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Puerto Rico, USVI look to Washington to stop narcotics trafficking

by | Mar 22, 2023 | Congress, Puerto Rico, United States Virgin Islands | 0 comments

Resident Commissioner Jennifer  González-Colón (NPP, R) of Puerto Rico and Delegate Stacey Plaskett (D) of the US Virgin Islands introduced the Caribbean Border Counternarcotics Strategy Act in the House of Representatives in February with the hope of reducing narcotics trafficking in the Caribbean. Senators Rick Scott (R) of Florida and Alex Padilla (D) of California introduced the bill in the Senate.

Efforts to bolster Caribbean security have increased after a US Customs and Border Protection (CBP) agent died in a shootout with a suspected drug smuggler off the Puerto Rican coast in November. The Air and Marine Operations unit encountered the smugglers off the coast from Cabo Rojo in the Mona Passage, a major drug smuggling corridor for cocaine coming out of South America between Puerto Rico and the Dominican Republic. In recent months, CBP has conducted several operations, including seizing 99 pounds of cocaine below a vessel arriving in San Juan, detaining smugglers with 2,351 pounds of cocaine in Southern Puerto Rico, discovering 877 pounds of cocaine within cargo on the San Juan-Santo Domingo ferry, and seizing 2,262 pounds of cocaine in Southeastern Puerto  Rico just this year alone. Over the last year in the US Virgin Islands, CBP intercepted a vessel with over 1,400 pounds of cocaine and seized an airplane connected to drug smuggling.

The Act aims to stop illegal drug trafficking from the Caribbean that ends up in Puerto Rico, the US Virgin Islands, and Florida. González-Colón said, “drug trafficking in the Caribbean represents a major security threat to the United States. Nowhere is this risk more apparent than in Puerto Rico and the US Virgin Islands, where the illicit activities of drug smugglers operating in the region fuel most of the violent crime we see in our streets and communities.” Plaskett added that “the Virgin Islands and Puerto Rico, along with the remainder of the Caribbean and South America are gateways for international drug trafficking. The Caribbean Border Counternarcotics Strategy Act is the natural next step in our country’s efforts to understand and effectively combat the ongoing threat of Caribbean drug trafficking.”

Specific provisions within the bill include ensuring the federal government has a strategy to prevent the flow of illicit drugs through the Caribbean region and into the United States by requiring the Office of National Drug Control Policy to issue a Caribbean  Border Counternarcotics Strategy. The required strategy would include measures to combat drug trafficking and drug-related violent crime in Puerto Rico and the US Virgin Islands, along with recommendations for assistance and authorities needed by federal, territorial, and local law enforcement. The bill also amends the Office’s authorization, including US territories within the text and revising the definition of “supply reduction” to ensure strategies include tackling financial networks of drug trafficking organizations.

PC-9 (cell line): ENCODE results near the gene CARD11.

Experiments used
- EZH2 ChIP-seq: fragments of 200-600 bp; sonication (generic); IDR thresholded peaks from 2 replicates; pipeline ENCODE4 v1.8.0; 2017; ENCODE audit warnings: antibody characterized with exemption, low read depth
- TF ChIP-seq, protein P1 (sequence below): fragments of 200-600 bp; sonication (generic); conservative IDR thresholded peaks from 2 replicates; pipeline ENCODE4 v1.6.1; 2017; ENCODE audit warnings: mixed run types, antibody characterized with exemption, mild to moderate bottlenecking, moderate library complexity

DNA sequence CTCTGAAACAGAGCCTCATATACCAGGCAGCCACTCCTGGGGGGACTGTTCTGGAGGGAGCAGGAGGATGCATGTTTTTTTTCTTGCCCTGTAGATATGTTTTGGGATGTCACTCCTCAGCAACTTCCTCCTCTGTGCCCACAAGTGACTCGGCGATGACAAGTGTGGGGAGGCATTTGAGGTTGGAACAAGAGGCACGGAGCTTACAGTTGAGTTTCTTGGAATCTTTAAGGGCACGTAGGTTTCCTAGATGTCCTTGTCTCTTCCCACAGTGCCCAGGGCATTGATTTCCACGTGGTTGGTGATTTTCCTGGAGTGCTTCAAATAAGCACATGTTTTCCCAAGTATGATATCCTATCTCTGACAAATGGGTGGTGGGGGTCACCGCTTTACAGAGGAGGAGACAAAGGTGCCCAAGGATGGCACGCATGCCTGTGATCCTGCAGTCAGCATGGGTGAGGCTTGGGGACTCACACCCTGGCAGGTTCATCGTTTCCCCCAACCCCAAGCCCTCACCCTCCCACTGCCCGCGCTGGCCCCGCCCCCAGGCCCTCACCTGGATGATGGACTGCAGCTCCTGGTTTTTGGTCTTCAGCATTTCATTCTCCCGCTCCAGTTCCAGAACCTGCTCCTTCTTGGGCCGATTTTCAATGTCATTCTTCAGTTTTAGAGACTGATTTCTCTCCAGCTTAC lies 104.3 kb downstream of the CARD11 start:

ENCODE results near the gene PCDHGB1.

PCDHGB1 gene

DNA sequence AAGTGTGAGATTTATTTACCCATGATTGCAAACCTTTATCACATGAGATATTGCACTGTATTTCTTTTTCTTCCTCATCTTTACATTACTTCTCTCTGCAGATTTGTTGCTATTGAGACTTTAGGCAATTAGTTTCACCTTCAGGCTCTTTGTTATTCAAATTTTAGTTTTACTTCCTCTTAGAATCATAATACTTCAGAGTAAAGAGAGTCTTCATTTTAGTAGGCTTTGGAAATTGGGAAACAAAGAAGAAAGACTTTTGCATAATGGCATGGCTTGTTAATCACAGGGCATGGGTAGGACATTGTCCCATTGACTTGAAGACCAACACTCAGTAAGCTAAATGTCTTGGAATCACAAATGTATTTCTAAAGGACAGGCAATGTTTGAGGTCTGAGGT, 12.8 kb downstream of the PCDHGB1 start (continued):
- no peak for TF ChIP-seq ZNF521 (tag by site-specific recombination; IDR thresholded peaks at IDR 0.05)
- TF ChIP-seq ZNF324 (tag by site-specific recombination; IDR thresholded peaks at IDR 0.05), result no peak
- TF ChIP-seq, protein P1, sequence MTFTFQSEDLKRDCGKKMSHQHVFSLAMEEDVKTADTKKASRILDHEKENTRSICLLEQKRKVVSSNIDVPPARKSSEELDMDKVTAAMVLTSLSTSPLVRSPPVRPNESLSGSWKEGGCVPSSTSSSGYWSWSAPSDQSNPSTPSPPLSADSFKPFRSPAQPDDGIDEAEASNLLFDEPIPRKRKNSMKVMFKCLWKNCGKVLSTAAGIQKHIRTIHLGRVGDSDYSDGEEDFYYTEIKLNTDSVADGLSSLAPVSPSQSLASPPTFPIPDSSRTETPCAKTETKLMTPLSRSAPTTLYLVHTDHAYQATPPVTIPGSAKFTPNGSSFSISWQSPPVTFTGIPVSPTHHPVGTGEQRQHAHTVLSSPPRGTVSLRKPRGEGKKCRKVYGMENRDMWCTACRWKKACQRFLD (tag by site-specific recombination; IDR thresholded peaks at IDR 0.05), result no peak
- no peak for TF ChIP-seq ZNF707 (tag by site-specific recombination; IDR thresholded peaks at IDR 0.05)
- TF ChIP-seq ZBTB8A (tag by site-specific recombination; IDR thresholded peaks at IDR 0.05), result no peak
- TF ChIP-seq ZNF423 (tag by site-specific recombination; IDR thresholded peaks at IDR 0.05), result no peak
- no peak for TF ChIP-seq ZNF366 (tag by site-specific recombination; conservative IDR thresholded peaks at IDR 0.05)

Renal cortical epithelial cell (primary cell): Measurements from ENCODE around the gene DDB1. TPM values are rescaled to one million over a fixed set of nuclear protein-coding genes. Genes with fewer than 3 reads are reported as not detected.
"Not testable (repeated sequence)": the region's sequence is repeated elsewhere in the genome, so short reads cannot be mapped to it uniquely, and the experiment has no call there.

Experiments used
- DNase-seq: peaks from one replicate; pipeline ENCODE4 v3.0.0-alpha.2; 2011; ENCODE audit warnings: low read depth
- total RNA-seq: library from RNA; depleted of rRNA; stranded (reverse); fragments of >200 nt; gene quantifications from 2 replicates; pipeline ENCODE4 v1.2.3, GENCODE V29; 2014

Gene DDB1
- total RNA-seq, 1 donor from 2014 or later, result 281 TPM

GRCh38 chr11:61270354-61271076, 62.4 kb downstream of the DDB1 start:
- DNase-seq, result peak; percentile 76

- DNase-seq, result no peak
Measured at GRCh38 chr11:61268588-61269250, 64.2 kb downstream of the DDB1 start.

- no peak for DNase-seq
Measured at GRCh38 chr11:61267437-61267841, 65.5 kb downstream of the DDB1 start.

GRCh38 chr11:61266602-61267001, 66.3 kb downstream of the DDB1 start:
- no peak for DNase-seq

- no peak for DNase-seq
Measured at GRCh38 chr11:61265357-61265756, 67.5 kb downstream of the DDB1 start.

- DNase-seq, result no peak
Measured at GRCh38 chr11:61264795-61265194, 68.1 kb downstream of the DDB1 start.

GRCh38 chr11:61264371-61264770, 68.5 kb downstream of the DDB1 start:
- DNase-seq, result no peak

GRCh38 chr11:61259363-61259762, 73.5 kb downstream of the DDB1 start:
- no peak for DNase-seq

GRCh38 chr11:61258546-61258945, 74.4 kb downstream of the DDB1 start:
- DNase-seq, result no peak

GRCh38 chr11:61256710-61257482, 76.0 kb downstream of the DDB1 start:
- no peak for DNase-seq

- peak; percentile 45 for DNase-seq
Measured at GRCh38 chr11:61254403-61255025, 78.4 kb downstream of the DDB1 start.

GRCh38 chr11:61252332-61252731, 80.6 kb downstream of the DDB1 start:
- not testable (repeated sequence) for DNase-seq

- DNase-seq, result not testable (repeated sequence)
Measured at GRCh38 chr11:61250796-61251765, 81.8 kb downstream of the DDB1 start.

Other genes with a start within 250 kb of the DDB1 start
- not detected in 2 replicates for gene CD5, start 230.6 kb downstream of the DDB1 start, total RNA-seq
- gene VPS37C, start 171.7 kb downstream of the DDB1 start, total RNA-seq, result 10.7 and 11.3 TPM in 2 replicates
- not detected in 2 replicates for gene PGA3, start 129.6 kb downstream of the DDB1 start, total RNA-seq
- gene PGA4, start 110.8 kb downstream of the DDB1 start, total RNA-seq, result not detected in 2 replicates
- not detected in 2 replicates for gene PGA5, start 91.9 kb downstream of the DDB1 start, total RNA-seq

Within the same press release, Scott said, “every day that passes with a wide open border, deadly drugs like fentanyl are pouring into our country and killing our fellow Americans. […] To truly combat the threats it poses, we must attack it at every source. [The Caribbean Border Counternarcotics Strategy Act] is critical legislation to combat illegal narcotics operations, like fentanyl trafficking, which are destroying lives in Florida, Puerto Rico, and across the United States. American families, especially those who have lost loved ones to fentanyl and other deadly drugs, deserve to know that the government is working on a plan to combat this crisis and hold traffickers accountable.” Padilla echoed Scott’s sentiments, highlighting, “Drug overdoses have reached an all-time high in the United States, and it is incumbent on Congress to find solutions to address this epidemic. Drug trafficking puts countless lives at risk, contributing to drug abuse and overdoses.”

As the bill awaits committee action in Congress, González-Colón has highlighted other CBP actions, including the expansion of federal security facilities in Puerto Rico. The Air and Marines Operations unit broke ground on a new facility for the Mayaguez Marine Unit recently, as CBP “continues to upgrade and modernize its operating locations.” The new facility will comprise administrative operations buildings, a boat maintenance and storage hangar, and new security systems. The project, with an $18 million budget, will be completed by the spring of 2024. González-Colón, who attended the groundbreaking, said, “I am pleased that CBP continues to expand their capabilities on the islands, being one of the most fundamental federal agencies to combat drug trafficking and criminal threats in Puerto Rico. And not only that but by doing this, it, in turn, protects the rest of the nation by safeguarding the Caribbean basin from drug trafficking organizations and other illicit practices.”



Aamir Jamil

Aamir Jamil

Aamir Jamil is a student at Georgetown University in Washington, DC. After living in Switzerland and Saudi Arabia, he became fascinated with international affairs, politics, and history. He enjoys reading, researching politics and political trends, discovering American and world history, and poring over the news in his free time. Other hobbies include playing the clarinet and writing for the university newspaper. He is a Federal Affairs Intern Editor at Pasquines.



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